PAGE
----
Sen. Sherrod Brown's Recipe to Stop the Economic Hemorrhaging: Fix Our Manufacturing Policies
As chairman of the Senate Banking Subcommittee on Economic Policy, Senator Sherrod Brown, D-OH, has been a strong and consistent advocate for the middle class and working families. Often described as "Congress's leading proponent of American manufacturing," he has been steadfastly working with the Obama administration to create a national manufacturing policy. Over the past year, Brown held a series of subcommittee hearings examining ways to rebuild U.S. manufacturing and is also fighting to ensure that our nation's trade laws work for domestic manufacturing and American workers.
The follow is a transcript of an interview with Senator Brown.
Kathleen Wells: Later this month or early in February, it is expected that the Senate will take up a jobs bill [Jobs for Main Street Act]. How can Americans be certain that this bill will actually create jobs and put people back to work?
Sherrod Brown: First of all, without the first Recovery Act, we would have been in a much worse economic position than we are in now. It clearly created jobs. Even though we were losing that number of jobs, it obviously created jobs in terms of direct spending on infrastructure. It created jobs by putting tens of billions of dollars in state and local governments so that they didn't lay off teachers, firefighters and mental health counselors, etc.—all the kinds of things that state and local governments funded.
This jobs bill needs to do more direct infrastructure spending. We are facing a huge infrastructure deficit to pass on to our children. Water, sewer, highways, bridges, universities, broadband—all the things we have not funded as well as we should have, and have not built infrastructure well enough, are a huge problem for our children and grandchildren if we don't do it right now.
Second, this bill needs to make sure that it's got a manufacturing policy, so that we are moving forward in building wind turbines, solar panels and other kinds of alternative energy manufacturing that this nation absolutely needs to do.
KW: I know you are focused and have drafted legislation, the Investments for Manufacturing Progress and Clean Technology Act (IMPACT), regarding a national manufacturing policy. Will this legislation be added as an amendment to the jobs bill? And speak to me about the necessity for a national policy regarding manufacturing.
SB: A component of having a manufacturing policy is helping companies transition from the auto supply chain or other kinds of manufacturing into alternative energy. If you make glass for trucks, you can make glass for solar panels. If you build gears for cars, you can make gear boxes for wind turbines. We need to assist companies to do that—that's part of the manufacturing policy.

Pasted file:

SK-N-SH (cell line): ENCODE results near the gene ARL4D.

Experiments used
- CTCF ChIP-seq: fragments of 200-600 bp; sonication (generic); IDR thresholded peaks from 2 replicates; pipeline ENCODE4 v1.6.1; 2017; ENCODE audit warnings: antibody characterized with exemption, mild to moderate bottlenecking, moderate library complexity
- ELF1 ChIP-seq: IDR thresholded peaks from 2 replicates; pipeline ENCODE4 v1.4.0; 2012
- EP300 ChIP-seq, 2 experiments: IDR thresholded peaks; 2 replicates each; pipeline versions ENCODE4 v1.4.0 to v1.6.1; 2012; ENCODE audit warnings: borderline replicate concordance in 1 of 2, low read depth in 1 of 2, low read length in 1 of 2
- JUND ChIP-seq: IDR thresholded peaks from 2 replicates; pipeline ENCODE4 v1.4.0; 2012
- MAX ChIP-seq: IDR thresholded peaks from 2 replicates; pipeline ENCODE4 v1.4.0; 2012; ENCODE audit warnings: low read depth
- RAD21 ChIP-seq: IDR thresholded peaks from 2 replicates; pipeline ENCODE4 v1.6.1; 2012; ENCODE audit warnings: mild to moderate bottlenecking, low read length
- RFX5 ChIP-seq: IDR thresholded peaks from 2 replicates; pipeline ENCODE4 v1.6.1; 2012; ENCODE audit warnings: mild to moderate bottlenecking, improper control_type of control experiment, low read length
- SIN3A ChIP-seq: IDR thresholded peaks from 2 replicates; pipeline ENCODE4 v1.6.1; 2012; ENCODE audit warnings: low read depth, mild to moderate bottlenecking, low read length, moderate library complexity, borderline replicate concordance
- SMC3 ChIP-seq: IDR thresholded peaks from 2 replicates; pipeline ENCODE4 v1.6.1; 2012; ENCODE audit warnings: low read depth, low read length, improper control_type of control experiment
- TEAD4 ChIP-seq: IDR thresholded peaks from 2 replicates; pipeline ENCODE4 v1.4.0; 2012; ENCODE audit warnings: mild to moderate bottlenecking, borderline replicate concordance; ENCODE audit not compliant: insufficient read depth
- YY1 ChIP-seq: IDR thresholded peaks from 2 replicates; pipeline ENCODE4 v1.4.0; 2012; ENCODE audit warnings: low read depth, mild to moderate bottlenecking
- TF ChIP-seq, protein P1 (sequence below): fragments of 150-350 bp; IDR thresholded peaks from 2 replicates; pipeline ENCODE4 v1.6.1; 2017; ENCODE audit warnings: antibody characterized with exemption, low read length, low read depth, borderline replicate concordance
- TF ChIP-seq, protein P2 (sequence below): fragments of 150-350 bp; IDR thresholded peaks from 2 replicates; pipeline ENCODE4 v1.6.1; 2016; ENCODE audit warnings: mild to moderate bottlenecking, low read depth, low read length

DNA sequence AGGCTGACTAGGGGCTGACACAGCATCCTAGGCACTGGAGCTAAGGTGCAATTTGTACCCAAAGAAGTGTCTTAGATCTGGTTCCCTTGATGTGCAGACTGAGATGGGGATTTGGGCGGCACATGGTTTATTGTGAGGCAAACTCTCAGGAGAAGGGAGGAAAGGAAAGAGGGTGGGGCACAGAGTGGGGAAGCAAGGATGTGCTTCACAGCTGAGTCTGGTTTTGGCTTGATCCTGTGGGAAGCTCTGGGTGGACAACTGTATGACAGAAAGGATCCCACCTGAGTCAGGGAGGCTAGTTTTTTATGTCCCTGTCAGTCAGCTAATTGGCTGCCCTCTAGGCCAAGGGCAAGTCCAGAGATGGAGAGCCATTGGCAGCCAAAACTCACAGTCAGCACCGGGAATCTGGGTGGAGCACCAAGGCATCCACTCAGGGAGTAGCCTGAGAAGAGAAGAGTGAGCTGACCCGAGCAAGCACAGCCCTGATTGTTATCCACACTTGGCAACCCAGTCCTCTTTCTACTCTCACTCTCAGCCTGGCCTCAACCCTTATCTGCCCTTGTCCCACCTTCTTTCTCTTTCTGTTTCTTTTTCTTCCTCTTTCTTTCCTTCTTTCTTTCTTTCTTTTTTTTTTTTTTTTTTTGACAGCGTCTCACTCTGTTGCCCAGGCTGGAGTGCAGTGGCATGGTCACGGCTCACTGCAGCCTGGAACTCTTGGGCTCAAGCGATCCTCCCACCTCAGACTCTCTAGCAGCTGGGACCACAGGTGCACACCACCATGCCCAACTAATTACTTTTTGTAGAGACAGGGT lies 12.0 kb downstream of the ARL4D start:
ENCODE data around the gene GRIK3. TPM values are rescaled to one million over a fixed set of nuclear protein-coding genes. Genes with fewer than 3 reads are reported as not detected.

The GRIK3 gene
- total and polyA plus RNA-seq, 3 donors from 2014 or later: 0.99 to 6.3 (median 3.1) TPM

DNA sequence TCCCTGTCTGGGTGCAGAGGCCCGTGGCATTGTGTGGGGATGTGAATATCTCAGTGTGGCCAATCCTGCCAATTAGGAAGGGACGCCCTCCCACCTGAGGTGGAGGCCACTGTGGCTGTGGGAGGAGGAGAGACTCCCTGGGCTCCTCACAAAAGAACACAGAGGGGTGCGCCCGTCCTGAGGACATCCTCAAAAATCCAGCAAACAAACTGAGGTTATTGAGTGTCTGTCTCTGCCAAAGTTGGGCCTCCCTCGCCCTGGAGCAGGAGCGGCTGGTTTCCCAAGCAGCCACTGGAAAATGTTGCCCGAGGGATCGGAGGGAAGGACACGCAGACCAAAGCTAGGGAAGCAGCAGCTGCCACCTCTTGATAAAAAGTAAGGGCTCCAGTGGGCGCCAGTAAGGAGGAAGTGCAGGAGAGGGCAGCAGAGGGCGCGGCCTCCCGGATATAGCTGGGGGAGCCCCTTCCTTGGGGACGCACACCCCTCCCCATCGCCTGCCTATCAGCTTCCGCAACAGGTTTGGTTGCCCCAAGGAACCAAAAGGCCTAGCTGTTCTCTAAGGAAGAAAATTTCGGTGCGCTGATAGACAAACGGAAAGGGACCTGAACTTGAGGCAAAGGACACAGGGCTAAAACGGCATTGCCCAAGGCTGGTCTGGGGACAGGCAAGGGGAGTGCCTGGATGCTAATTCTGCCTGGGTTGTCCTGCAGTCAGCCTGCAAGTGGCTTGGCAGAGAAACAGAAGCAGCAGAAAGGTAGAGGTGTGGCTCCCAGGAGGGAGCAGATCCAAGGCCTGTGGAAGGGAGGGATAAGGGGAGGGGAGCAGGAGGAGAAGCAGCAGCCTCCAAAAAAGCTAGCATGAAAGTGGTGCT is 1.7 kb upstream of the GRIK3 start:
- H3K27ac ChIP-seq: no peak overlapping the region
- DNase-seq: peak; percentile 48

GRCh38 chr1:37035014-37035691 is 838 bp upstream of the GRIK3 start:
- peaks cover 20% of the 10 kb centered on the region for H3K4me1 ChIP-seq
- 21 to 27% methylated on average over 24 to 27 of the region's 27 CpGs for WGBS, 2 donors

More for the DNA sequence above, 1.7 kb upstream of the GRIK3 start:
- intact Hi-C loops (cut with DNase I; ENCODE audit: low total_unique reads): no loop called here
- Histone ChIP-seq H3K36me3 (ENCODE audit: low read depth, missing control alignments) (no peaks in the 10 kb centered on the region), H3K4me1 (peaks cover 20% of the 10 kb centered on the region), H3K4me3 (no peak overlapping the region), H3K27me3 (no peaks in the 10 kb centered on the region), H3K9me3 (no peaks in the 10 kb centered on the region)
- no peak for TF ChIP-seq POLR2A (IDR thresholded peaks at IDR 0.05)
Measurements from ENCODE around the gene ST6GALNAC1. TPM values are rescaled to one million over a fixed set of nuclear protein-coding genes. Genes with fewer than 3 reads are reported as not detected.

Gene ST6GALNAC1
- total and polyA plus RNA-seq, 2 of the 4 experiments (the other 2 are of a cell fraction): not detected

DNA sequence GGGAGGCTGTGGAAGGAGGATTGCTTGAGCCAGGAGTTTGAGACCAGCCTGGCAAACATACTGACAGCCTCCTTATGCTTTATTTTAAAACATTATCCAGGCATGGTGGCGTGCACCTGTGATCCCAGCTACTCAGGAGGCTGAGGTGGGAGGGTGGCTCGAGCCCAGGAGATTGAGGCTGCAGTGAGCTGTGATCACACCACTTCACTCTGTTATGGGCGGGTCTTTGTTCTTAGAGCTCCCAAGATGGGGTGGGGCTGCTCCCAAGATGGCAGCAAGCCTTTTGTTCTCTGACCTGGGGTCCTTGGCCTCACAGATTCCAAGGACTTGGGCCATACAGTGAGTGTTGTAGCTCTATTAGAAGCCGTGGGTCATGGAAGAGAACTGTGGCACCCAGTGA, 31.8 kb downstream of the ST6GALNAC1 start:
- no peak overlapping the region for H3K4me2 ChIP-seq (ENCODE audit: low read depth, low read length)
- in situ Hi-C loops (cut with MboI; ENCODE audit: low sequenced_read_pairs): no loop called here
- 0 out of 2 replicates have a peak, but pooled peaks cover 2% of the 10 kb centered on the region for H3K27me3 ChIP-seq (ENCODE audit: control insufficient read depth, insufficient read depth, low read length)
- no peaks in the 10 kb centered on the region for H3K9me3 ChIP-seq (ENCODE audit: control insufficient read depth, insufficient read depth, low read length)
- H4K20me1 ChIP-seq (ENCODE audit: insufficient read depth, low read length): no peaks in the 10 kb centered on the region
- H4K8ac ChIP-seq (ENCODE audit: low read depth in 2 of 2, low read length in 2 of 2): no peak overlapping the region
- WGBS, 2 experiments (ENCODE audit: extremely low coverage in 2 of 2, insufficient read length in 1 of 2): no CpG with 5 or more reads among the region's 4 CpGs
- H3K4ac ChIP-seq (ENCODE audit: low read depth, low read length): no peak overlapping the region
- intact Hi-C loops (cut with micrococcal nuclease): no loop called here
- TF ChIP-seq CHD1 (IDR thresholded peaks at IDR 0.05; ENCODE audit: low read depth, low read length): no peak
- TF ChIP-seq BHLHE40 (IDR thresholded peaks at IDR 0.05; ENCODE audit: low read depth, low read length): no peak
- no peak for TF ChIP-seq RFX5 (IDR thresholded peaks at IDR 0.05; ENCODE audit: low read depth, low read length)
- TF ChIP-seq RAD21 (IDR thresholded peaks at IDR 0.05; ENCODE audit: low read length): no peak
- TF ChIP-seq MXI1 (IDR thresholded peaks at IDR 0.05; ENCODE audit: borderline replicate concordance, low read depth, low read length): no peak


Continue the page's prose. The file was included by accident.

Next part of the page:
That legislation [IMPACT] has been introduced—I introduced it—and in total amended into the House version of the climate change bill. We are working with the White House and others to make sure that whether standing alone, part of the jobs bill, or part of the climate change bill, this idea gets written into law.
Other parts of what should be a manufacturing policy are assisting companies with credit. So many small companies can't get credit. They have the capacity to produce—they have customers, more and more—but they are not getting financing.
Another part of the manufacturing policy should be the [Hollings] Manufacturing Extension Partnership (MEP). This is a relatively small government program that helps individual companies deal with cutting their energy costs and helping them export. All the things small companies don't have the resources to do/hire will get help from the federal government this way.
Also, we need a very different-looking trade policy than the one we have now, including dealing with China currency. China is gaming the system, i.e. manipulating currency values to gain advantage with manufacturing exports.
And we need assistance for small businesses. We need to help the Small Business Administration by waiving some of the fees so that small businesses can grow and small businesses can get start-ups—i.e., start-ups can come forward by getting some low-interest loans from the federal government through the Small Business Administration.
KW: Be more specific about how a national manufacturing policy will defend against unfair trade.
SB: Well, you start by enforcing trade laws. Obama has had two big opportunities to enforce trade laws in this country in the last four months, and he has taken both of them and done the right thing with them. One was with Chinese tires. They were clearly "surging" Chinese tires in this country. They were breaking the trade rules that they had agreed to. The President's decision created hundreds of jobs almost immediately in the U.S. tire industry because China was cheating on this.
Second was [Chinese company] Oil Country Tubular Steel Pipes [which manufacturers] steel pipes that are sold for oil and gas exploration. This is a growing market. The Chinese clearly were dumping steel in this country. They were subsidizing their steel through subsidized energy costs for the producers of China through gaming the currency the way that they have. So, we can enforce trade laws. That's the most important thing the President can do.
Second, we need to make sure that we deal with the China currency issue. And third, we need to begin to write trade laws like the Trade Act, the bill I've worked on for a couple of years, and it has a large number of bipartisan sponsors in the House, to move forward so that trade is practiced in accordance with our national interest, not according to some economic textbook that has been out of print for 20 years.
KW: Critics of a jobs bill/national manufacturing policy state that this spending will merely add to the deficit. How do you address this issue?